Fake bomb detectors come back to haunt the Thai PM in parliament

What’s made of plastic, has a few pieces of wire and two plastic antenna probes? A bomb detector, of course.

The Thai army was duped into purchasing the dodgy bomb detectors 13 years ago. Some 320 of them! With the ongoing insurgency in southern Thailand, the bomb detectors were a potential solution for ferreting out small ordinances in the three southern provinces of Pattanai, Yala, and Narathiwat, before they exploded. Or that’s how it was sold to the Army.

Yesterday, the Thai PM announced that the Ministry of Defence had already taken legal action against the local suppliers of the completely useless ‘bomb detectors’, marketed as the GT-200, seeking compensation of 747 million baht.

A Move Forward MP Jirat Thongsuwan asked parliament who, or which, organisation should be held accountable for the procurement scandal involving the GT-200s. They were purchased from a British company over two years, from 2006, with contracts valued at several hundred million baht.

According to Thai PBS World, in January 2010, the British government banned the export of the ADE651 bomb detecting device to Iraq and Afghanistan, after discovering that the device is a fake (and not even a good fake), and warned foreign governments that the ADE651 and GT-200 are “infective in detecting bombs or explosives.”

The GT200 was produced by UK-based Global Technical Ltd, which claimed the device could detect, from a distance, various substances including explosives and drugs. It was distributed to a number of different countries in 2001 under the name GT200, ALPHA46, ADE+651, and AL-6D. The first organization that imported and used the GT200 device was the Royal Thai Airforce.

The owner of Global Technical, the British producer of the devices, was later convicted and sentenced to seven years in a UK prison.

To make matter worse, the Royal Thai Army spent 7.5 million investigating 320 of the procured units. The Move Forward party claimed, after the investigation, that the GT200s, all 320 of them, were “only good enough to be used as a “cat poop scoop”.

The device was first used at Bor Thong Airport in Yala. Officials were “impressed by the results” so more devices were imported into other departments. But the device’s efficiency was questioned after it failed to detect car bombs in Narathiwat.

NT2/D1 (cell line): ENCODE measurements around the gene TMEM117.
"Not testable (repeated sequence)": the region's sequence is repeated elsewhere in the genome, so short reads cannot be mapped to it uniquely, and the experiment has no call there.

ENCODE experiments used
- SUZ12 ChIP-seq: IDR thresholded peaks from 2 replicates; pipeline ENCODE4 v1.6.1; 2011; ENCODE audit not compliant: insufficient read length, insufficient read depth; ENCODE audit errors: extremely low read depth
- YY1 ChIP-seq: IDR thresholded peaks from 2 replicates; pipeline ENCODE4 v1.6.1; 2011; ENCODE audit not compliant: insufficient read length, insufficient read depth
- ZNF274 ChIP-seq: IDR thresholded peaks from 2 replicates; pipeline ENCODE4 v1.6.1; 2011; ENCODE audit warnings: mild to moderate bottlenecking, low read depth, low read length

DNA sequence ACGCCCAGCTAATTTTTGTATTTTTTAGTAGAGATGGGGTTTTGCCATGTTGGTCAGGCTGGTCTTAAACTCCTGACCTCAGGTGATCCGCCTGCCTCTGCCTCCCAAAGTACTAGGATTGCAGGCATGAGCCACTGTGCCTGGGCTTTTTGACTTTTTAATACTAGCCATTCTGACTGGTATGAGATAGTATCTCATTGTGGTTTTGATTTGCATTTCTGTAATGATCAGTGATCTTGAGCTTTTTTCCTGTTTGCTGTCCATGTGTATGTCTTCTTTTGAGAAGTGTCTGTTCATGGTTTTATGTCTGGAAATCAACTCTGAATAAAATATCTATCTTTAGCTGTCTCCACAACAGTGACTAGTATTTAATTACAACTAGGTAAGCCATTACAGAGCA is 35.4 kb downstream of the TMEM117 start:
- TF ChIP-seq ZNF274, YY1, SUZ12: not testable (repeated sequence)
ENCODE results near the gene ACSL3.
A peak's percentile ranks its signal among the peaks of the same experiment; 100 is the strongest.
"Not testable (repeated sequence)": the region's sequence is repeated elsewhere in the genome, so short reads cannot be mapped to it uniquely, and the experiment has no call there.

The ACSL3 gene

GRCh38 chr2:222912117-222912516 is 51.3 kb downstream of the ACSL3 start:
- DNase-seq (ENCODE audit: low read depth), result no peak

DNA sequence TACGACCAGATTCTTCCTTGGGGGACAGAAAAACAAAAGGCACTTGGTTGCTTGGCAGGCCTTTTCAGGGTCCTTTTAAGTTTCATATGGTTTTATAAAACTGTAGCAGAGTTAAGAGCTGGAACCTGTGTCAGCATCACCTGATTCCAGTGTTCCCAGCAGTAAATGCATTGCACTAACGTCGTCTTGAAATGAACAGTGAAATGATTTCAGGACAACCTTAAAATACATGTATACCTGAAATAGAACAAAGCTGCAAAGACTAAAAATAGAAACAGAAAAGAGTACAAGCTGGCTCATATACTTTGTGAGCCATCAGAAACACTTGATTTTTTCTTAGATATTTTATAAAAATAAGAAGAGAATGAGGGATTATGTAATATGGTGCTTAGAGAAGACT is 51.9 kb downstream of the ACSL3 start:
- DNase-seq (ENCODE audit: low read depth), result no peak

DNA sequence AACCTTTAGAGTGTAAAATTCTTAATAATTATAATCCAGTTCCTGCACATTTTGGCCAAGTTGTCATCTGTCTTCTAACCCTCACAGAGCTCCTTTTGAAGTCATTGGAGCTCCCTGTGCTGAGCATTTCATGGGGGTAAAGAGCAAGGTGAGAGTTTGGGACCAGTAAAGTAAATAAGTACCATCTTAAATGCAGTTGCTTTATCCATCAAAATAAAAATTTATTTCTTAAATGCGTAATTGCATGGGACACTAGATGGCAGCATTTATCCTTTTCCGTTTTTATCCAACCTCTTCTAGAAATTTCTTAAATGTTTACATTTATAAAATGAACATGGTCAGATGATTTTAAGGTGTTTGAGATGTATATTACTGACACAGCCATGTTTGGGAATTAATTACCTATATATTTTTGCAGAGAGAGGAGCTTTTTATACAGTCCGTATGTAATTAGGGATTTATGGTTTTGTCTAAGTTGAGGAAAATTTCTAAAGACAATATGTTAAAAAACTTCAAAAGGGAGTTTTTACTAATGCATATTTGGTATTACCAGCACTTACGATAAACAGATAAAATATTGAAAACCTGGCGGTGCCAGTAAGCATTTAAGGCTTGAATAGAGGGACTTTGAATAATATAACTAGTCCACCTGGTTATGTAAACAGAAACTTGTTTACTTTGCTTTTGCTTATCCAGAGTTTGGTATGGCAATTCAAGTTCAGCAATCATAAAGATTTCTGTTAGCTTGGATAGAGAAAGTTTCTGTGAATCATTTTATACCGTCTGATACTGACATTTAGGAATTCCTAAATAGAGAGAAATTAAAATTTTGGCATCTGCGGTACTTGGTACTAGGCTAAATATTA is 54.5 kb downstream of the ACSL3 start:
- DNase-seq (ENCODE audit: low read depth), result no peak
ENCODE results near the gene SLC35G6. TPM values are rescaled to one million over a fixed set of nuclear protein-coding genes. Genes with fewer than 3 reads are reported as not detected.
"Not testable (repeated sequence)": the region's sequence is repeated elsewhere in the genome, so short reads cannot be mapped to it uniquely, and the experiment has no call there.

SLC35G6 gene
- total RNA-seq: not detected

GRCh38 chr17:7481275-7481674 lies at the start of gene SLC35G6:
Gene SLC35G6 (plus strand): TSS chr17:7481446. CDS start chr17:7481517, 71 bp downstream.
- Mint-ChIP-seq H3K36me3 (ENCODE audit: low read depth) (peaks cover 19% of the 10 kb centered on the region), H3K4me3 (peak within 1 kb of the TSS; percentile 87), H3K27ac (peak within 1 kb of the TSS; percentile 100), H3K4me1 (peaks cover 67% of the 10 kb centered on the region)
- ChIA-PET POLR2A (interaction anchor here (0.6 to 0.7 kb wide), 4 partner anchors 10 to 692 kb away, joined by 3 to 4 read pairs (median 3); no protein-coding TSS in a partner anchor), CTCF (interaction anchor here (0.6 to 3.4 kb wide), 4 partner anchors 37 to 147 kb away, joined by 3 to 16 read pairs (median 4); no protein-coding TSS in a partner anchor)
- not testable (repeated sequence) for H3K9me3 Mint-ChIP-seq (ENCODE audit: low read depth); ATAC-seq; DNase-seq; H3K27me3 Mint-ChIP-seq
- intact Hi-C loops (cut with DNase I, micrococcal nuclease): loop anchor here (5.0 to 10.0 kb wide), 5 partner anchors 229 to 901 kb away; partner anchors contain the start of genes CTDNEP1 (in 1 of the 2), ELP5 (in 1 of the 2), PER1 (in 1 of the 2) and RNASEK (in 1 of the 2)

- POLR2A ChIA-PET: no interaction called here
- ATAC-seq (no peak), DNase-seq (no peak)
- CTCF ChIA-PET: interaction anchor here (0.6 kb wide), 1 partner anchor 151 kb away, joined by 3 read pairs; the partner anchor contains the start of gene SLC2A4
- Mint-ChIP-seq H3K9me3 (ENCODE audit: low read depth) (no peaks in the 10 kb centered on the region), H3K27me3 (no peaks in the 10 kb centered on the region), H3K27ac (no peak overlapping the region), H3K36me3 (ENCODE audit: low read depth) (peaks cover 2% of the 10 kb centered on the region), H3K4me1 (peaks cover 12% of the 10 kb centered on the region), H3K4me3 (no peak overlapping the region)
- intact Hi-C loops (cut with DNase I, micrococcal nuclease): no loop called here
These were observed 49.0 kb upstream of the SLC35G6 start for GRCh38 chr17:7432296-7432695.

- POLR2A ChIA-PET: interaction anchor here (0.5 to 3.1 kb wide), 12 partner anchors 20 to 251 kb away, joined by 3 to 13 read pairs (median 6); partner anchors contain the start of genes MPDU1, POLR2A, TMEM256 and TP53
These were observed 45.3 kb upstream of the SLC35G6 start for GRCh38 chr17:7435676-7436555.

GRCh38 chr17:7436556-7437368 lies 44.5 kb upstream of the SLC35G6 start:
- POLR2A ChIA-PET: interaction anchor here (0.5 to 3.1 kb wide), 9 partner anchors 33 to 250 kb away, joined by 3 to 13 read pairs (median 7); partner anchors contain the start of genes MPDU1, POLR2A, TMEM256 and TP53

The device was tested and it was discovered that it could only detect four bombs from 20. This result led to a further investigation and prosecution of the distributing companies and relevant Thai officials. From 2001 to 2010, Thailand imported 1,398 GT200 and ALPHA46 devices, costing 1.2 billion baht.

The Thaiger believes that the GT200’s ability to detect four bombs out of 20, as reported by the Royal Thai Army, is completely impossible given that the design and function of the plastic box and a few wires would be unable to detect a nuclear explosion at point-blank range.

But MP Jirat Thongsuwan already knew that.

“We all know that the device was just an empty plastic box with two plastic antennae that couldn’t detect any bombs. When anyone asked about the contract signing with NSTDA, the Royal Thai Army would say it is a secret.”

Fake bomb detectors come back to haunt the Thai PM in parliament | News by Thaiger

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Tim Newton

Tim joined The Thaiger as one of its first employees in 2018 as an English news writer/editor and then began to present The Thaiger's Daily news show in 2020, Thailand News Today (or TNT for short). He has lived in Thailand since 2011, having relocated from Australia.